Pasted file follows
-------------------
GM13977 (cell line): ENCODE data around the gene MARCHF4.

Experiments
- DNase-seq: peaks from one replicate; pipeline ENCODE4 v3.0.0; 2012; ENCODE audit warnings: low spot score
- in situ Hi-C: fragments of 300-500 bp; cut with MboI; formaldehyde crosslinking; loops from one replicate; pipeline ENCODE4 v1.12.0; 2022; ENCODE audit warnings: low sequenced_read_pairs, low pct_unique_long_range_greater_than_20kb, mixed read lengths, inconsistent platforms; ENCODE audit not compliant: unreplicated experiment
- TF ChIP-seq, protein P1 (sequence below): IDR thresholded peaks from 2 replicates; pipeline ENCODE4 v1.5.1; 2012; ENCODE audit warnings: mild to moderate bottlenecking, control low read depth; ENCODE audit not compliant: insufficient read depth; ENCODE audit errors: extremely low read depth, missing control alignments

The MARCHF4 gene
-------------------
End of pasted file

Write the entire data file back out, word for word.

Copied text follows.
GM13977 (cell line): ENCODE data around the gene MARCHF4.

Experiments
- DNase-seq: peaks from one replicate; pipeline ENCODE4 v3.0.0; 2012; ENCODE audit warnings: low spot score
- in situ Hi-C: fragments of 300-500 bp; cut with MboI; formaldehyde crosslinking; loops from one replicate; pipeline ENCODE4 v1.12.0; 2022; ENCODE audit warnings: low sequenced_read_pairs, low pct_unique_long_range_greater_than_20kb, mixed read lengths, inconsistent platforms; ENCODE audit not compliant: unreplicated experiment
- TF ChIP-seq, protein P1 (sequence below): IDR thresholded peaks from 2 replicates; pipeline ENCODE4 v1.5.1; 2012; ENCODE audit warnings: mild to moderate bottlenecking, control low read depth; ENCODE audit not compliant: insufficient read depth; ENCODE audit errors: extremely low read depth, missing control alignments

The MARCHF4 gene